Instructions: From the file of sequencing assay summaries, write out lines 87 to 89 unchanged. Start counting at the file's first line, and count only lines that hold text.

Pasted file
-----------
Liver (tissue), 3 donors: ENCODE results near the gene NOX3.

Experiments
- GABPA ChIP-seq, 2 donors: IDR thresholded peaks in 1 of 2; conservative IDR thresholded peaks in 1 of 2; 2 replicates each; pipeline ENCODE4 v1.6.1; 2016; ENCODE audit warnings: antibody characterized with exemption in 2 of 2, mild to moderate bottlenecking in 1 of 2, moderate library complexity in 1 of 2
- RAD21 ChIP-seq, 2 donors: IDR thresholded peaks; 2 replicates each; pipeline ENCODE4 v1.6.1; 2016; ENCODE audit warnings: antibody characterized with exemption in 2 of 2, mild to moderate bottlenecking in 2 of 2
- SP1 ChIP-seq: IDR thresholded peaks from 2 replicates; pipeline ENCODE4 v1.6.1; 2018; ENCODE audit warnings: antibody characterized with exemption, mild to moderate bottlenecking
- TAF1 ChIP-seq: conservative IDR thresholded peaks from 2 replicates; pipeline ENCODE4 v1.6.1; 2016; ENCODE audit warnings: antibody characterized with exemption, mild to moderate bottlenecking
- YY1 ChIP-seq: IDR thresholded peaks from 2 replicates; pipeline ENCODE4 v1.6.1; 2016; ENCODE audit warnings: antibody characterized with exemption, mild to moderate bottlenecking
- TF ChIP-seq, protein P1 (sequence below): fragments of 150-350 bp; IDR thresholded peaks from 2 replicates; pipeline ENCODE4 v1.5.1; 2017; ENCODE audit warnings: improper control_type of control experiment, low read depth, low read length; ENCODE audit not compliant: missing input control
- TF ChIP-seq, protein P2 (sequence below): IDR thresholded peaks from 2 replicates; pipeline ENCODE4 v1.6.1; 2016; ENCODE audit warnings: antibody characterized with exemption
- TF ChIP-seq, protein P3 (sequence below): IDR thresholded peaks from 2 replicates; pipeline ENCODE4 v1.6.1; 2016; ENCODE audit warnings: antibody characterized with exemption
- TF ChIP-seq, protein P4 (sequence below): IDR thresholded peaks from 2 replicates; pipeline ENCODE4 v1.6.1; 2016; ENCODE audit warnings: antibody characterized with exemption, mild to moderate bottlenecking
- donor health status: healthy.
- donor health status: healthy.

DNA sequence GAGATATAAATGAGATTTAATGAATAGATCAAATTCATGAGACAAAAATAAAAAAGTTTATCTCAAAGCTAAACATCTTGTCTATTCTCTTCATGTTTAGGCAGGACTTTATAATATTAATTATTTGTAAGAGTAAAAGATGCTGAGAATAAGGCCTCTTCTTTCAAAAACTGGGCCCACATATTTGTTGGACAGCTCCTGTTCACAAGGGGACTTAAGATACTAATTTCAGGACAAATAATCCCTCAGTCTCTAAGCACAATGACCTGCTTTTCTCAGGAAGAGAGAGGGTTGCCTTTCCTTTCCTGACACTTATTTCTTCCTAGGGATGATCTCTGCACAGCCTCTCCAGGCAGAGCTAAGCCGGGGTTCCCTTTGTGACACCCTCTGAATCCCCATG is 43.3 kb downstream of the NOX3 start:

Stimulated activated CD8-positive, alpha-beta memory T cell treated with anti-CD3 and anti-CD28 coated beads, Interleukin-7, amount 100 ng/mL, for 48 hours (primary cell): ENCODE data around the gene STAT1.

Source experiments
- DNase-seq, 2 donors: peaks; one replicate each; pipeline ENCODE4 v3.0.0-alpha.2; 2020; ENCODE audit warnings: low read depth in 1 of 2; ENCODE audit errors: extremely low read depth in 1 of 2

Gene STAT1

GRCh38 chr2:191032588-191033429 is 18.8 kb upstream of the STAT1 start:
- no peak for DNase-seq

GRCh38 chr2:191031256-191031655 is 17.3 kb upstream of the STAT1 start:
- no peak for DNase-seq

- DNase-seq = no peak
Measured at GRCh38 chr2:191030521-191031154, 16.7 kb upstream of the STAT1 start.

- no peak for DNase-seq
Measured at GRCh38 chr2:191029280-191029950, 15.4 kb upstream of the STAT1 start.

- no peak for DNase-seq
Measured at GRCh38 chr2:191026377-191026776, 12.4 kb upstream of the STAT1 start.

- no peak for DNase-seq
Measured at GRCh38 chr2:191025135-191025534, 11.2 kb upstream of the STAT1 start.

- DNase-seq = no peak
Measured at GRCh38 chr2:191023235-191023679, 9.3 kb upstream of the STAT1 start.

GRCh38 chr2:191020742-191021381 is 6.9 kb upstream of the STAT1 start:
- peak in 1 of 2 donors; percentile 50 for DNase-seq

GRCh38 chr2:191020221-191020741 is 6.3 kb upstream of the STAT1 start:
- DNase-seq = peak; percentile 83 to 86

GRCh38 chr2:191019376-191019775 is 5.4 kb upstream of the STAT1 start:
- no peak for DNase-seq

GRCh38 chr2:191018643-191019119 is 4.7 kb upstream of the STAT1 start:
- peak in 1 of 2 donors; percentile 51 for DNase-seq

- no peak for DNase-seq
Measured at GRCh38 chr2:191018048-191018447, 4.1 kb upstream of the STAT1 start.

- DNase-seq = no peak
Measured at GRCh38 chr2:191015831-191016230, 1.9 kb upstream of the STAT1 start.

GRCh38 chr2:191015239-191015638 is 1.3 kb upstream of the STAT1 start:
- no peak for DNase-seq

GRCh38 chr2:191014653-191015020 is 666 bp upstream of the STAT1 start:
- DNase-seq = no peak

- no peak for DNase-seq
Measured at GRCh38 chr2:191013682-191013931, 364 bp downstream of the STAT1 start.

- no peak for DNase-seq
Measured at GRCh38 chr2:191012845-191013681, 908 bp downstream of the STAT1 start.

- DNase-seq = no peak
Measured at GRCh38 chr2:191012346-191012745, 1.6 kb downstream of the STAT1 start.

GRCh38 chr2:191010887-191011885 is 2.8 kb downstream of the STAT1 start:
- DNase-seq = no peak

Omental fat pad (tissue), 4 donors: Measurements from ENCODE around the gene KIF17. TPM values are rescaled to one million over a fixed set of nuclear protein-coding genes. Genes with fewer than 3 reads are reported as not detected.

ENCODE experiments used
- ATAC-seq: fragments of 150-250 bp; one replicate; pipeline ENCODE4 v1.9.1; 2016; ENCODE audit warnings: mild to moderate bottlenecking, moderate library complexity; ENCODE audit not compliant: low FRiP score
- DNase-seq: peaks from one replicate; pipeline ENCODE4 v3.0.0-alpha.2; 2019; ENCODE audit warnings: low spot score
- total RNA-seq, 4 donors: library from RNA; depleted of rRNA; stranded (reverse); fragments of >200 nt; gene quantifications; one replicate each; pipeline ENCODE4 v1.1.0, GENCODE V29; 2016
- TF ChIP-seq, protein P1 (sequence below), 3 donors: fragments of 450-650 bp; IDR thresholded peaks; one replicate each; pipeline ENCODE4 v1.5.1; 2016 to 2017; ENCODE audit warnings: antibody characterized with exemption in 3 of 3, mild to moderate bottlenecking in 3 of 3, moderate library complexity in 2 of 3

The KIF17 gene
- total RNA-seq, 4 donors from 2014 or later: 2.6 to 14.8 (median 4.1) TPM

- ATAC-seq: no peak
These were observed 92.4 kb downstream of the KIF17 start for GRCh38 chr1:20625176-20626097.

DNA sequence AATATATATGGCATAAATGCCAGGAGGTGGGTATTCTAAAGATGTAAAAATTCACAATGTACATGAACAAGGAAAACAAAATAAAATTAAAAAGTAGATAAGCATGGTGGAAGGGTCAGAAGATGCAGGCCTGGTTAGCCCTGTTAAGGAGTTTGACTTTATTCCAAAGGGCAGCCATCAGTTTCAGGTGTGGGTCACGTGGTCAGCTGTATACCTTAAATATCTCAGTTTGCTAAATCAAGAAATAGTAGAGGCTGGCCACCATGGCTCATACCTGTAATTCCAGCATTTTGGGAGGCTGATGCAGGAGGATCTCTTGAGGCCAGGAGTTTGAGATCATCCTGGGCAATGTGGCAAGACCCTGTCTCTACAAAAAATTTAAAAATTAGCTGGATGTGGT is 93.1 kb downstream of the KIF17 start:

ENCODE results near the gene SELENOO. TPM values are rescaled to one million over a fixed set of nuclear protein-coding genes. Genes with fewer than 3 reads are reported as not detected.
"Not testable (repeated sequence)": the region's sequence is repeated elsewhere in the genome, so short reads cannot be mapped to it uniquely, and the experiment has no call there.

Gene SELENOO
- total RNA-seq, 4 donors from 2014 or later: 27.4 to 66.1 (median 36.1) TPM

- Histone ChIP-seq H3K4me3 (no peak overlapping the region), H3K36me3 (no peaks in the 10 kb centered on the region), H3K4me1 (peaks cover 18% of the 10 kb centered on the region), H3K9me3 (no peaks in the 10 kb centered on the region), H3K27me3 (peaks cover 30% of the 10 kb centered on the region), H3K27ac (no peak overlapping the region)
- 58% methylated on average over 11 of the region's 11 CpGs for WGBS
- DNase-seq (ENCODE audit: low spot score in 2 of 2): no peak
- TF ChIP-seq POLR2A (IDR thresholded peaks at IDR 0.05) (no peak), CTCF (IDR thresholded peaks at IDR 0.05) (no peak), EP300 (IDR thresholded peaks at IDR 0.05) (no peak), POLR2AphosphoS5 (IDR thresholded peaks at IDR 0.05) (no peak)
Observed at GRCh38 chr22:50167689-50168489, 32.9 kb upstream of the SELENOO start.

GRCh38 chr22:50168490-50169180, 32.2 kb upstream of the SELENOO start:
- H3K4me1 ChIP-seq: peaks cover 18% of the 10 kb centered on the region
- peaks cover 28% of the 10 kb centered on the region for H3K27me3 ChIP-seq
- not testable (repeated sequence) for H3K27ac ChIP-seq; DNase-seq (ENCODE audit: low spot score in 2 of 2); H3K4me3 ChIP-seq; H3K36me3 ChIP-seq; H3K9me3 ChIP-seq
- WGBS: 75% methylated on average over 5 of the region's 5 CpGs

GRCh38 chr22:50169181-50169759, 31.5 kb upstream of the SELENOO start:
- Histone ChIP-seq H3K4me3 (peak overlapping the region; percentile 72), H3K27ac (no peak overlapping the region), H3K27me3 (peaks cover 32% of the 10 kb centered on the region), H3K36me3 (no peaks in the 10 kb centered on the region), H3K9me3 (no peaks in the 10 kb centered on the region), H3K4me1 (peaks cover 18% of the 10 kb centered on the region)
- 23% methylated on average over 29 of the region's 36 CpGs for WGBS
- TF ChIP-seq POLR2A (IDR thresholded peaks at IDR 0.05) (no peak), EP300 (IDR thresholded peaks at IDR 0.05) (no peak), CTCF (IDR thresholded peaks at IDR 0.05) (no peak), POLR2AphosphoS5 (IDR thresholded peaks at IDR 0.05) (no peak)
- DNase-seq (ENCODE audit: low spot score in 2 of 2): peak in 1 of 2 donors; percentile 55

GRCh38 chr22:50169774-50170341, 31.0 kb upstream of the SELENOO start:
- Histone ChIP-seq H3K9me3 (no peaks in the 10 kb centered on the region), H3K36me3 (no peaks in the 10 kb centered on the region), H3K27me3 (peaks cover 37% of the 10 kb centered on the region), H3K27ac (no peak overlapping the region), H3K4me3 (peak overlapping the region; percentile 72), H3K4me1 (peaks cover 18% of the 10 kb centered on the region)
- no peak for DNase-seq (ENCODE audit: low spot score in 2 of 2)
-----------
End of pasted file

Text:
GRCh38 chr22:50169774-50170341, 31.0 kb upstream of the SELENOO start:
- Histone ChIP-seq H3K9me3 (no peaks in the 10 kb centered on the region), H3K36me3 (no peaks in the 10 kb centered on the region), H3K27me3 (peaks cover 37% of the 10 kb centered on the region), H3K27ac (no peak overlapping the region), H3K4me3 (peak overlapping the region; percentile 72), H3K4me1 (peaks cover 18% of the 10 kb centered on the region)
- no peak for DNase-seq (ENCODE audit: low spot score in 2 of 2)